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Volume 34, 12 Issues, 2024
  Editorial     February 2024  

Integration of Next Generation Sequencing, Artificial Intelligence and Machine Learning in Cancer Diagnostics: A Major Leap Forward

By Muhammad Asif Qureshi

Affiliations

  1. Dow University of Health Sciences, Karachi, Pakistan
doi: 10.29271/jcpsp.2024.02.127

Cutting-edge recent advances in the field of diagnostic and preventive medicine are bringing about a paradigm shift in the ways physicians used to manage their patients. The development of the latest diagnostic equipment is being further powered by the availability of various analytical tools not only enhancing diagnostic and preventive precision but also facilitating earlier diagnosis as well as effective disease monitoring.

Cancer is a major healthcare burden across the globe. In the year 2020, 19.3 million new cancer patients and a total of 10 million cancer deaths were registered across the globe.1 Cancer progression involves complex molecular circuitry involving various molecular players of cellular as well as stromal origin. Moreover, genetic variations (both somatic and germline) drive the tumour-specific cellular transformation to a challenging battlefield where the already exhausted (and sometimes altered) immune players struggle to maintain a balance between the pro-and-anti tumour responses in cancer patients.2,3 It is therefore highly relevant to identify molecular players in cancer progression, not only to better understand the pathogenesis but also to discover novel molecules of diagnostic, therapeutic and prognostic significance.

In this context, the integration of the next-generation sequencing (NGS) methods in cancer diagnostics is a major step forward. It has not only revolutionised our capacity to analyse the genomic profile of cancers but has also enabled us to monitor therapeutic responses to various drugs available.4 This high-throughput massively parallel-sequencing technique offers unprecedented accuracy and highly valuable insights to driver (and other) mutations bringing about cancer progression and relapse. The groundbreaking advancements in the NGS technology also offer minimally invasive diagnostic procedures, such as liquid biopsy, which have significant potential to improvise patient care, diagnostic accuracy, and to devise strategies for personalised medicine. Moreover, NGS can be exploited to identify novel molecular/genetic biomarkers to identify cancers at early stage and to formulate effective diagnostic, screening as well as treatment protocols.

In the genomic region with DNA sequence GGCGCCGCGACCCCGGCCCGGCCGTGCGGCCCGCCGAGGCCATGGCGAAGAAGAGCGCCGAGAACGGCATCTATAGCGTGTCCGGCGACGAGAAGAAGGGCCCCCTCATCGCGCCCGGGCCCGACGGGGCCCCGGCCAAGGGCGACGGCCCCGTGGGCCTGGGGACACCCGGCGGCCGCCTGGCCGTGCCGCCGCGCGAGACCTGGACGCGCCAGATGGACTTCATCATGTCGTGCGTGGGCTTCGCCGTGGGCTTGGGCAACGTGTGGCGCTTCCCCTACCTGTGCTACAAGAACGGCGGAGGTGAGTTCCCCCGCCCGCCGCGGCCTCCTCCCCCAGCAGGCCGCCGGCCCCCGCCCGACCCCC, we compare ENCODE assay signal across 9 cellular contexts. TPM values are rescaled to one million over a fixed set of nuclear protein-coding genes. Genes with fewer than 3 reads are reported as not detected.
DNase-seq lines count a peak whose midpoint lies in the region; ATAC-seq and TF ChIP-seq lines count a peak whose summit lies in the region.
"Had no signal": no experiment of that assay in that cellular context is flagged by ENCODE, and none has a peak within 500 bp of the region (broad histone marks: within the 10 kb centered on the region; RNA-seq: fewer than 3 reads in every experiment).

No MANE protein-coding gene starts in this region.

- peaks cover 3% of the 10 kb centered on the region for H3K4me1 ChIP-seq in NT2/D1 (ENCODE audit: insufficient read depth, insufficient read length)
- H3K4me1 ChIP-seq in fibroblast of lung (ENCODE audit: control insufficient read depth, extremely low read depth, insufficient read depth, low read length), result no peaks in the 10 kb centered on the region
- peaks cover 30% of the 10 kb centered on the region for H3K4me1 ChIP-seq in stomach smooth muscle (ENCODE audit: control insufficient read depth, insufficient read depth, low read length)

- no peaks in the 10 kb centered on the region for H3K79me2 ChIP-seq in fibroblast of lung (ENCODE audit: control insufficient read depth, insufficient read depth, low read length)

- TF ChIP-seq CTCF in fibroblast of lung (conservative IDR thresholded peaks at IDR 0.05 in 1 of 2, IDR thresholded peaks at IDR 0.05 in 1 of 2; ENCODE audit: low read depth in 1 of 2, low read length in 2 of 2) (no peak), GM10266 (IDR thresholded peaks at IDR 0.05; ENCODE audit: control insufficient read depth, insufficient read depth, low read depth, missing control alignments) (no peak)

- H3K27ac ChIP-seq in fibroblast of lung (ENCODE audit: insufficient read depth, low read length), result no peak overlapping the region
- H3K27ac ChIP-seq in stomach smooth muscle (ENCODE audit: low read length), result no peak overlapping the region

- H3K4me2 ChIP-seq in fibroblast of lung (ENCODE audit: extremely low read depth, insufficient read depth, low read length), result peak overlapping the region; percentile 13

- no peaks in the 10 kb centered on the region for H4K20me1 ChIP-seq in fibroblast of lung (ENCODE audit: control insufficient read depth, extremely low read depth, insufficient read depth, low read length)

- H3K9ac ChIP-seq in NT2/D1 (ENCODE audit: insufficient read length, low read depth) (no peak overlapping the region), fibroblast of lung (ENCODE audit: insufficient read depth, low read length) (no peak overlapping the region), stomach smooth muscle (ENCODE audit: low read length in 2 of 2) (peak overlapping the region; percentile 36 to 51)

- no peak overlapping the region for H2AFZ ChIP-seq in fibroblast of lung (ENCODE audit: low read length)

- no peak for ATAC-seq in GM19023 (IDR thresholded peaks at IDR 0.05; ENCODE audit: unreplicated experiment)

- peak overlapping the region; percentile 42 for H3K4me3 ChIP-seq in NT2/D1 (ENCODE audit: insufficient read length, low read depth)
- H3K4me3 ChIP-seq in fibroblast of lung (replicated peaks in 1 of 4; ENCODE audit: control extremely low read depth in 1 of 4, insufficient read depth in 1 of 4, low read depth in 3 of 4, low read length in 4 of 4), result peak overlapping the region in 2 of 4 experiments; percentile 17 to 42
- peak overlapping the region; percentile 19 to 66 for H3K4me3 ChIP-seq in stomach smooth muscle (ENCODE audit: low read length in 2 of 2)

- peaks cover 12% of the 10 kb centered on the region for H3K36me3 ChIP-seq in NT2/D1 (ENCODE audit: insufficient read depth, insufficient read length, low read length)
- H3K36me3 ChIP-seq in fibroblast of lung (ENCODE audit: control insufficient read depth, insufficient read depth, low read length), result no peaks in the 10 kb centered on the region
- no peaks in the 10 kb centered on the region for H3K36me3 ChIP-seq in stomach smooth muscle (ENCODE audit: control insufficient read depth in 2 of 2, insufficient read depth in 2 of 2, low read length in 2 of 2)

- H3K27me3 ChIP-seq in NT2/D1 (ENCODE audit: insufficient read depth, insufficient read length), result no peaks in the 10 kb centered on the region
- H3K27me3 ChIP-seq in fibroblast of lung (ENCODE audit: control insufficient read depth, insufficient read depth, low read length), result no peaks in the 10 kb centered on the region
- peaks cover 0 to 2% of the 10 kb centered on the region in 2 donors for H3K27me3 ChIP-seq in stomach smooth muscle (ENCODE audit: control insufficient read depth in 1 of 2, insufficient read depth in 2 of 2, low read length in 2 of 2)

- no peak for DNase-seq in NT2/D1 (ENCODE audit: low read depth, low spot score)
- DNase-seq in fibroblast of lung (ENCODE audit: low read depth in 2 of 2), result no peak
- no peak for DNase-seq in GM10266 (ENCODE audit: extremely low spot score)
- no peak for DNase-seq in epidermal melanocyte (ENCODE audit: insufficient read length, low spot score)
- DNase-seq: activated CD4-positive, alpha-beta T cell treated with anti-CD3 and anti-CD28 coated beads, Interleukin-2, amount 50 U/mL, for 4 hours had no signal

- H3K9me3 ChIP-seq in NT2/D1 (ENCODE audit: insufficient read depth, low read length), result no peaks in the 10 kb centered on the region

The NGS technology generates huge and complex data sets of genomic information which are beyond the manual human capacity to decipher meaningful insights from these data. Coupling of such complicated, and difficult to analyse, data analytics to the powers of artificial intelligence (AI) and self training machine learning (ML) algorithms considerably improves our understanding of disease processes and identification of actionable variants. Smart diagnostic capacity of AI and ML algorithms are already making their impact in cancer diagnostics, suggesting the powers of AI and ML in the realm of NGS-based cancer diagnostics.5

While we cherish these advancements in cancer diagnostics, there are serious challenges associated particularly in a resource-limited setup. The cost of the kits/reagents required for performing NGS poses a major challenge.6 Trained and skilled human resources involved in technical aspects as well as to undertake meaningful clinical informatics are also required. Moreover, the identification of actionable genetic variants is meaningful only if relevant/appropriate therapeutic modalities are available to practice personalised medicine.

It is therefore very important that relevant policy-makers/organisations devise appropriate strategies to support and invest in research and development in this domain, so that such interdisciplinary approaches may benefit cancer patients. Taken together, the integration of NGS in cancer diagnostics holds a promising future and is a major leap forward in cancer care and management of cancer patients.
 

REFERENCES

  1. Sung H, Ferlay J, Siegel RL, Laversanne M, Soerjomataram I, Jemal A, et al. Global Cancer Statistics 2020: GLOBOCAN Estimates of Incidence and Mortality Worldwide for 36 Cancers in 185 Countries. CA Cancer J Clin 2021; 71(3): 209-49. doi: 10.3322/caac.21660.
  2. Hiam-Galvez KJ, Allen BM, Spitzer MH. Systemic immunity in cancer. Nat Rev Cancer 2021; 21: 345-59. doi: 10.1038/ s41568-021-00347-z.
  3. Zhao H, Wu L, Yan G, Chen Y, Zhou M, Wu Y, et al. Inflammation and tumor progression: signaling pathways and targeted intervention. Signal Transduct Target Ther 2021; 6:263. doi: 10.1038/s41392-021-00658-5.
     
  4. Hussen BM, Abdullah ST, Salihi A, Sabir DK, Sidiq KR, Rasul MF, et al. The emerging roles of NGS in clinical oncology and personalized medicine. Pathol Res Pract. 2022; 230:153760. doi: 10.1016/j.prp.2022. 153760.
  5. Zhang H, Qureshi MA, Wahid M, Charifa A, Ehsan A, Ip A, et al. Differential diagnosis of hematologic and solid tumors using targeted transcriptome and artificial intelligence. Am J Pathol 2023; 193(1):51-9. doi: 10.1016/j.ajpath.2022. 09.006.
  6. Yin Y, Butler C, Zhang Q. Challenges in the application of NGS in the clinical laboratory. Hum Immunol 2021; 82(11):812-9. doi: 10.1016/j.humimm.2021.03.011.